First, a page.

• Jeff,

      That’s an interesting idea!

      “This would apply to those engine room intake temperature logs touted to be so precise and reliable.”

      I too am skeptical about the accuracy of older sea surface temperature records, especially when extrapolated to give global averages.

      I don’t believe engine intakes have any role in computing ocean heat (i.e., temperatures at depth), or modern sea surface temperatures (1990-now? 2000-now?).


  • I suspect that the error bars on the metric “Yearly Vertically Averaged Temperature Anomaly 0-2000 meters” actually represent a statistical measure called the Probable Error of the Mean (PEM). When a mean is calculated from a set of data the standard deviation is the measure of the scatter in the data. The Probable Error (PE) is the value of the boundary distance above and below the mean that is needed to include 50% of the data. The “Vertically Averaged Temperature” would use multiple data points from 0-2000 meters to produce a single mean value – a single number – and the difference of the raw data from this mean becomes the ‘anomaly’. Half of the data would fall within the range of the mean plus or minus the PE.

    A *Yearly* “Vertically Averaged Temperature Anomaly 0-2000 meters” would average those mean values (!) over a year. The corresponding probable error would be called the Probable Error of the Mean (PEM). The PEM is smaller than the PE by a factor equal to the square root of the number of mean values averaged. The square root of 365 is a little larger than 19.

    By reporting the averaged values of Mean Values (rather than an average of raw data) they are ‘entitled’ to report the PEM. By failing to distinguish this fact they are being purposely disingenuous, and reporting error bars that are 19 times smaller than the probable error of the data used (by dubiously averaging TWICE). This is how they arrive at ‘error bars’ of about +/- 0.01 degrees using raw data that is only accurate, at best, to +/- 0.2 degrees and may range over several degrees..

    Liked by 1 person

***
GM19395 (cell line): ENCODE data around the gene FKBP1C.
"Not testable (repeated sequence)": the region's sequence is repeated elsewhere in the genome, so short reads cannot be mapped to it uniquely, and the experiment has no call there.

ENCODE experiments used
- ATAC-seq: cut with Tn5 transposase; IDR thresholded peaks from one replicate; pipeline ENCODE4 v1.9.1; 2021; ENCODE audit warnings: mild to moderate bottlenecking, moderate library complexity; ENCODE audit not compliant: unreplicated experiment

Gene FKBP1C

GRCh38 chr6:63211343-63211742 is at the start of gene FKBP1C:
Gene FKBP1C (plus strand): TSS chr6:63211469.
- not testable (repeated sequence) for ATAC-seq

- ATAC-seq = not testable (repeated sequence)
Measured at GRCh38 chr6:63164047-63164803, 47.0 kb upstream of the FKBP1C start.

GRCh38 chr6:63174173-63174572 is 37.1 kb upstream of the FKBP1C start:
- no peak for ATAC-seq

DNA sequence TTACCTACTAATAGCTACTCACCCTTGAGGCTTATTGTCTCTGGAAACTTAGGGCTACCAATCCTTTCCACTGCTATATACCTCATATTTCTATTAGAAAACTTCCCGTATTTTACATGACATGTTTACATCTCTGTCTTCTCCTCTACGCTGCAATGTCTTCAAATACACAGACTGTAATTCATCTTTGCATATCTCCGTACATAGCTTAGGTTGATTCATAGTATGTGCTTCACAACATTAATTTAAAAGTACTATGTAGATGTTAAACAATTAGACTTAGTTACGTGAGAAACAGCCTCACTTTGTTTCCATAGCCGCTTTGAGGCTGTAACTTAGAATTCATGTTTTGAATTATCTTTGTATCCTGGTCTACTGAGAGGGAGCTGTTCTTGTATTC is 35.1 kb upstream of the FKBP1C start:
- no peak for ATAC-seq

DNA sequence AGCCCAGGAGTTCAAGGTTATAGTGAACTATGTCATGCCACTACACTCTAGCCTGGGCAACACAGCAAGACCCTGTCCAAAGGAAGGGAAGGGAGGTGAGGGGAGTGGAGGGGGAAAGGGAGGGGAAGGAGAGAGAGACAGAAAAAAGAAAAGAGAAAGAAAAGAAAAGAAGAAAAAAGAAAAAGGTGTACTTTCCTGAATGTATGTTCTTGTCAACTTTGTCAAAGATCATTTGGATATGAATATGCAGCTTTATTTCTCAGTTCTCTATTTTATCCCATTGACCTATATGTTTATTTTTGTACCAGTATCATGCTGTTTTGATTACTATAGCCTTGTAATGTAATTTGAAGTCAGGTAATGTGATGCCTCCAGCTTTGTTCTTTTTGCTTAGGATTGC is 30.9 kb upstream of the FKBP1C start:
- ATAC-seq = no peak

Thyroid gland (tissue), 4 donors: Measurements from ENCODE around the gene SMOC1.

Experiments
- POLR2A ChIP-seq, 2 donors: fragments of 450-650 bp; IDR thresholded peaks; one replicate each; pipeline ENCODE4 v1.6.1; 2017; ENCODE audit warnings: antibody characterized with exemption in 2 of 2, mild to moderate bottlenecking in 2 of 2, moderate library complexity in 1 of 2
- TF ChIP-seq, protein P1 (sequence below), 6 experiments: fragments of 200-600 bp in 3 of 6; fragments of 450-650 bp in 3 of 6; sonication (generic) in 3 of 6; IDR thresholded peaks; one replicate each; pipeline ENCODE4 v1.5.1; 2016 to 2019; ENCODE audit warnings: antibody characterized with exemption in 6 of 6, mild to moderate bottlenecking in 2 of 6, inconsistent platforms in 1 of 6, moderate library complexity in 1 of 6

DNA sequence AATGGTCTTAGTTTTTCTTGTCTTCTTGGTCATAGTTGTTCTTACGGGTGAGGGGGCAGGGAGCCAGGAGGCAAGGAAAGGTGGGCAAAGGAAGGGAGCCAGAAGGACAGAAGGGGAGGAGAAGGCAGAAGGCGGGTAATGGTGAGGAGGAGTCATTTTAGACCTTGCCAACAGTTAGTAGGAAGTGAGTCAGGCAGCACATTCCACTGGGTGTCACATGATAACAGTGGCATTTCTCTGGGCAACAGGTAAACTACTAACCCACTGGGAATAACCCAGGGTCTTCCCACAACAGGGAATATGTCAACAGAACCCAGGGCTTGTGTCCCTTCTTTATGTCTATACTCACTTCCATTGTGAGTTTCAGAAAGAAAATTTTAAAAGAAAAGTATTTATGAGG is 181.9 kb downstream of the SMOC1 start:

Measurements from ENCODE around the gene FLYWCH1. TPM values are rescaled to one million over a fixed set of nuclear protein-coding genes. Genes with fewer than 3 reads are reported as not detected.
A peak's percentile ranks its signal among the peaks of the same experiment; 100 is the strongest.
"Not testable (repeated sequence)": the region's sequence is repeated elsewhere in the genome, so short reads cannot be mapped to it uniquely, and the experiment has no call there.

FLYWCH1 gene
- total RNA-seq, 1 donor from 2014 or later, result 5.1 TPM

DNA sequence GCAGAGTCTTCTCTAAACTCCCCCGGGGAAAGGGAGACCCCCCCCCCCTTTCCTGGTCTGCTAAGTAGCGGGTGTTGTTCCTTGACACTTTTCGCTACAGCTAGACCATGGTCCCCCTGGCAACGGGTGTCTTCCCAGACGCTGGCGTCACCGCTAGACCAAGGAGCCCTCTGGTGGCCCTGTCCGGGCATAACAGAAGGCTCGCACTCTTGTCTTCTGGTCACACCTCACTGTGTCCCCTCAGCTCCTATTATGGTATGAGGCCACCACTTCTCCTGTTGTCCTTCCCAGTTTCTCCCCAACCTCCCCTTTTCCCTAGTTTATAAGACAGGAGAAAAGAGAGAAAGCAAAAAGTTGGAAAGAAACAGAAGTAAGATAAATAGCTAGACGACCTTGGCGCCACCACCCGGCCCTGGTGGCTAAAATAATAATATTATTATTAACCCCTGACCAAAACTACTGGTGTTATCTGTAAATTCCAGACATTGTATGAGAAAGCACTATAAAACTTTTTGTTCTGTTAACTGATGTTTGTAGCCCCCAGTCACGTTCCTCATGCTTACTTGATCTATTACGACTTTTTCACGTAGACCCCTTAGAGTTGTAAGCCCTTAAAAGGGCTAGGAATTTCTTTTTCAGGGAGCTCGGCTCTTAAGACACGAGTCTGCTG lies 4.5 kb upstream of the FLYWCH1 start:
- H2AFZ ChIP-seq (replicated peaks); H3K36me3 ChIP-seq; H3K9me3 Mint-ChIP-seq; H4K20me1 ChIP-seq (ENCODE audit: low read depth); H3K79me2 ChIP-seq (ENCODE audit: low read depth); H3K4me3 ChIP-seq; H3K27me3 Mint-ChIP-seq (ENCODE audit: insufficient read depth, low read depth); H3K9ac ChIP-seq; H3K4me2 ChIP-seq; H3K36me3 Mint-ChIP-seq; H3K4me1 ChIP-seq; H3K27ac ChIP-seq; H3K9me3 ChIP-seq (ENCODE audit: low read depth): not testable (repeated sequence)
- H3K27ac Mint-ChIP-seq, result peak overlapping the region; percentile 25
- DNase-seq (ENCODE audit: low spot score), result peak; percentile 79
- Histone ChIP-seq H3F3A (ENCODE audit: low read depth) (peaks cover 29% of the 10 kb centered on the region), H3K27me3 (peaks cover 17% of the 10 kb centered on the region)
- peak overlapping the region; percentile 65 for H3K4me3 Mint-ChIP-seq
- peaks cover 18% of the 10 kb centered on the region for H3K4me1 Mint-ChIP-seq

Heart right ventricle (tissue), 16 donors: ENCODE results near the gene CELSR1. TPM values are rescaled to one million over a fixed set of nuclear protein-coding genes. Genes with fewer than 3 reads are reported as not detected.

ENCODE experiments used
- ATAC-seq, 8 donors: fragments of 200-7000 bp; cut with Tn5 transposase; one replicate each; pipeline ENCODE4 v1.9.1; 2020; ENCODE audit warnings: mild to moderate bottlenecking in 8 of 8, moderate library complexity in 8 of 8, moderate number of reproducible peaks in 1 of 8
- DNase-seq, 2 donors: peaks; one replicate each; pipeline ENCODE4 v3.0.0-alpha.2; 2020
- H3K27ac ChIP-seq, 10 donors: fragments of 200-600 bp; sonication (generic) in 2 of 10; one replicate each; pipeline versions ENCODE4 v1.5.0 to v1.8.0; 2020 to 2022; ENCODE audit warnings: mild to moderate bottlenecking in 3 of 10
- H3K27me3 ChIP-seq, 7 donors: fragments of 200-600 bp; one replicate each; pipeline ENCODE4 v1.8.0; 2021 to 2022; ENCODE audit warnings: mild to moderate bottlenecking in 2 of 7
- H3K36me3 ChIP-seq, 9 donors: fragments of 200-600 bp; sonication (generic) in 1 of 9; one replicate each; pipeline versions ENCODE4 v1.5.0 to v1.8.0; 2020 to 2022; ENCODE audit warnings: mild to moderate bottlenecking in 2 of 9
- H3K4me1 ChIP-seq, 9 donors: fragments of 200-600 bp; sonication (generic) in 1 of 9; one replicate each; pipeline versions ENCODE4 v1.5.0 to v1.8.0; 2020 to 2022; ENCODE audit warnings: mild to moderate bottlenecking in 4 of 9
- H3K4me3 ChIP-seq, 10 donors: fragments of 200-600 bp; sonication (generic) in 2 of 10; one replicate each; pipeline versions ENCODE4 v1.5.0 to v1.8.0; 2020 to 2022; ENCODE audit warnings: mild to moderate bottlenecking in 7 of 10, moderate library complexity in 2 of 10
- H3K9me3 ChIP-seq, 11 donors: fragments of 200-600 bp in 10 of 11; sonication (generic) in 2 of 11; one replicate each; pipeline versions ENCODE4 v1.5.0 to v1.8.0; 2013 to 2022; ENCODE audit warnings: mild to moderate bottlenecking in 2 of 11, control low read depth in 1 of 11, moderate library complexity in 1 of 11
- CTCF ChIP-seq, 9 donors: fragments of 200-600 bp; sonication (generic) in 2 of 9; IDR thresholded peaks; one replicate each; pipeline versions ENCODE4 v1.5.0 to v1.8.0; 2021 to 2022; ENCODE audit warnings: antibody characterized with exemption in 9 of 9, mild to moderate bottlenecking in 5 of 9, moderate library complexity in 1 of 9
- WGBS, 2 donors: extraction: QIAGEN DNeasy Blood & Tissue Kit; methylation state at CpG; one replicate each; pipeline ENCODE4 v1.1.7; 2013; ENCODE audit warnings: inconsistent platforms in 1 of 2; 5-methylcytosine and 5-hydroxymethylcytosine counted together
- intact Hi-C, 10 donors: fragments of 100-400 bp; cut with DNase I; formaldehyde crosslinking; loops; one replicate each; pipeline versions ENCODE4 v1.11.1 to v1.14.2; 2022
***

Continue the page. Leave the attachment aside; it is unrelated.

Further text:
• Anthony Barnston’s quote below confirms to me that the people playing with this data know nothing about precision and error. Errors don’t cancel each other out, they accumulate.

    “These can cause errors of over a full degree in some cases. We hope that these errors cancel one another out, but it’s not always the case, because they are sometimes non-random, and large areas have the same direction of error (no cancellation)”.

    The guy is saying “I went to the pub and threw two darts at a dart board. One went exactly 3 feet below, the other went exactly 3 feet above, so I bought everyone a drink because averaged out I got a direct hit on the bullseye”.

    Anthony Barnston’s bio says he’s been producing temperature datasets, maps, and diagrams for 17 years and is an expert in climate data correction and compilation. Shame he knows jack about statistics, and relies on “hope” for his datasets to be correct.


    • Big bell,

      “Anthony Barnston’s quote below confirms to me that the people playing with this data know nothing about precision and error”

      Not my field, so I won’t comment on the specifics. However I’m confident your statement is false. I suggest you post a comment in reply at the NOAA website. He’s good about replying!


  • Steven Mosher reminds us of an important point in this comment at WUWT (Mosher is with the BEST project): “There is only one dataset that is actually tied to SI standards. ”

    He point to this excerpt from “A quantification of uncertainties in historical tropical tropospheric temperature trends from radiosondes” by Peter Thorne et al, JGR-Atmospheres, 27 June 2011:

    “With the notable exception of the Keeling curve of CO2 concentration changes [Keeling et al., 1976], to date there exists no climate record that is definitively tied to SI standards. Such records require comprehensive metadata, traceability at every step to absolute (SI) standards, and a careful and comprehensive calculation of error budgets [Immler et al., 2010]. They are expensive, time consuming to produce, and difficult to construct and maintain. It is therefore understandable that virtually all of the historical meteorological data available to the community fail, usually substantially, to measure up to such exacting standards.

    “As a result, there will always be uncertainty in establishing how the climate system has evolved, notwithstanding careful attempts to identify and adjust for all apparent nonclimatic artifacts. Despite some claims to the contrary, no single approach is likely to encapsulate all of the myriad uncertainties in the data set construction process. The issue is most critical for multidecadal trends, since residual errors act as red noise, projecting most strongly onto the longest timescales [Seidel et al., 2004; Thorne et al., 2005b].”


Leave a comment & share your thoughts...

Fill in your details below or click an icon to log in: Logo

You are commenting using your account. Log Out / Change )

Twitter picture

You are commenting using your Twitter account. Log Out / Change )

Facebook photo

You are commenting using your Facebook account. Log Out / Change )

Google+ photo

You are commenting using your Google+ account. Log Out / Change )

Connecting to %s